Assessment of Neurocognitive Effect in Patients Undergoing Cardiopulmonary Bypass: A Prospective Longitudinal Study
Objective: To assess neurocognitive effects in patients who underwent cardiopulmonary bypass.
Study Design & Setting: Using non probability purposive sampling, a prospective study design was used to collect the data from in tertiary care hospitals with 60 beds in ICU.
Methodology: Patients who underwent CPB having no history of psychological and mental illness was recruited for the said study. We used a short test of global mental status to measure cognitive performance called the “Mini-Mental State Examination (MMSE)”.Wilcoxon test was used to analyze the pre- and post-operative changes over MMSE. The Folstein test, often known as the mini-mental state examination (MMSE), is a 30-point survey that has been widely used in clinical and research contexts to evaluate cognitive impairment. Different parameters; temporal, spatial, alternate, recognition, and recall were evaluated. P-value ≤0.05 was considered as significant.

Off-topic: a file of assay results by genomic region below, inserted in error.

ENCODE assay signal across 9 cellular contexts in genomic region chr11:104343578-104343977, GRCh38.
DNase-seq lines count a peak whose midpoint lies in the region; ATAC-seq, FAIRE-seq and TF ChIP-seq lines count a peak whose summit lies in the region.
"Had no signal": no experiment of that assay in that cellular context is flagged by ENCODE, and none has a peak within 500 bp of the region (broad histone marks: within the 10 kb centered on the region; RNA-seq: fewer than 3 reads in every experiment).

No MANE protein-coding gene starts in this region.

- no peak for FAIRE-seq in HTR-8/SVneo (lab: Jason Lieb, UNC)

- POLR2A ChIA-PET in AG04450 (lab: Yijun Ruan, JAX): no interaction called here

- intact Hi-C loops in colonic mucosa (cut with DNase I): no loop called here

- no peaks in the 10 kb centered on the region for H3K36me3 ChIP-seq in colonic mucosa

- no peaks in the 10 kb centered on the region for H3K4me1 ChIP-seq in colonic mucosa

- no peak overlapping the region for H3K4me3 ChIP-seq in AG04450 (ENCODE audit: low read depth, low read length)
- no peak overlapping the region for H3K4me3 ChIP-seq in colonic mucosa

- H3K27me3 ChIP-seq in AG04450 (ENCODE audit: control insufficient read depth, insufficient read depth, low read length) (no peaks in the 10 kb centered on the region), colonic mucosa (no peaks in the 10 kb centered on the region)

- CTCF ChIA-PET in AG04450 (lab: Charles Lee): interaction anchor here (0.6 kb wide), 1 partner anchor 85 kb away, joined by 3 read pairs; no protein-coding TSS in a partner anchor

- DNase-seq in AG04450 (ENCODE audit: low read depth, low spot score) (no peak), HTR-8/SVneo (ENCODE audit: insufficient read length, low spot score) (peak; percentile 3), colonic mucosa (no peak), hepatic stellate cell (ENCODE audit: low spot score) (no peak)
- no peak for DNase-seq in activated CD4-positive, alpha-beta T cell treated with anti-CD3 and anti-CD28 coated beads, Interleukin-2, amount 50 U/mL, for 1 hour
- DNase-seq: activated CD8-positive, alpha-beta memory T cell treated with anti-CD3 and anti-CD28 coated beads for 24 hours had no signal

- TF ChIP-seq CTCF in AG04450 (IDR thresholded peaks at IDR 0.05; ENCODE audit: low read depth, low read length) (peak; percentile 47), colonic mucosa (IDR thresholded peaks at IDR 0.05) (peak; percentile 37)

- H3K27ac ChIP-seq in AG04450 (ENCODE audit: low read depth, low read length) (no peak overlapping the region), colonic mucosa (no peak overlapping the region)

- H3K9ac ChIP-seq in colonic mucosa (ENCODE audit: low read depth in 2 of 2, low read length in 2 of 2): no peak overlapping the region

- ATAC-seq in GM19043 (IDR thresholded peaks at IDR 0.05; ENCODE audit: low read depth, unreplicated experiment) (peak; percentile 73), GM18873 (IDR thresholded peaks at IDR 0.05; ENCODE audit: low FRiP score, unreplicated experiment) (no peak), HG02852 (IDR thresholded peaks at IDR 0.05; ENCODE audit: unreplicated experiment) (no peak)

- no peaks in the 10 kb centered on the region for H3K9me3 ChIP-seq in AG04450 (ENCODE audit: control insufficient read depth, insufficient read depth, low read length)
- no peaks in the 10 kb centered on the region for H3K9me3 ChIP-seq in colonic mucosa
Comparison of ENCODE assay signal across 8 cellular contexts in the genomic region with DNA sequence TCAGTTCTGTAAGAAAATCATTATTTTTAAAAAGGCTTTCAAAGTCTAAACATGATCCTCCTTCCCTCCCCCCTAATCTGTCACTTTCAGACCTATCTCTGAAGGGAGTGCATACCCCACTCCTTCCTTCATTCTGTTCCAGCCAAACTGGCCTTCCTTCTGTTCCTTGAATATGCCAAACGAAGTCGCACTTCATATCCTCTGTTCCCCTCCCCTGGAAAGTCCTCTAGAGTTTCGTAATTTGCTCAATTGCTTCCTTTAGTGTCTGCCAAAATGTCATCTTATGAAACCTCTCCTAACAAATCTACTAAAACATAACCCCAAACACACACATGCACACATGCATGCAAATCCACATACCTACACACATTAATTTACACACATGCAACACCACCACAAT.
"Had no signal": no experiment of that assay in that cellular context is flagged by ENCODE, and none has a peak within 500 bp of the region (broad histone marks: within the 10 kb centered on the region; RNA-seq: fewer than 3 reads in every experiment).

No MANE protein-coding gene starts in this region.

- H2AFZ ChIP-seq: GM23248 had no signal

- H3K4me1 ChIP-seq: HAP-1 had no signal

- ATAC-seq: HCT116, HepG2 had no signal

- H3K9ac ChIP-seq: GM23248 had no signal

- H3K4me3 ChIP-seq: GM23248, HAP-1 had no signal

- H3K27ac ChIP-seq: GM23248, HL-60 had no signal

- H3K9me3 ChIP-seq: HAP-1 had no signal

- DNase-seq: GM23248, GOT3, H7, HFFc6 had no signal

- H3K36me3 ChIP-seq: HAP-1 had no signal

Results: In this study, a significant fall in spatial, temporal, short term recall, long term recall, object recognition, alternate, reading, writing, read and act, and drawing in post-operative MMSE scores was observed as compared to pre-operative. However, there was no significant change in command so there is little or no effect on command parameters in pre-operative and post-operative cardiopulmonary bypass patients. There was a significant difference between pre-operation and post-operation total scores i.e., a fall in the ‘total’ score of neurocognition occurred after cardiopulmonary bypass. Practical implication Study finding may be used for practical implications in managing neurocognitive outcome in patients undergoing cardiopulomonary bypass.
Conclusion: This research concludes that neurocognition is affected in patients who underwent CPB, with CPB itself a bigger risk factor in causing postoperative neurocognitive dysfunction.
Keywords: Cardiopulmonary bypass, Mental health, Neurocoagnitive impairment, POCD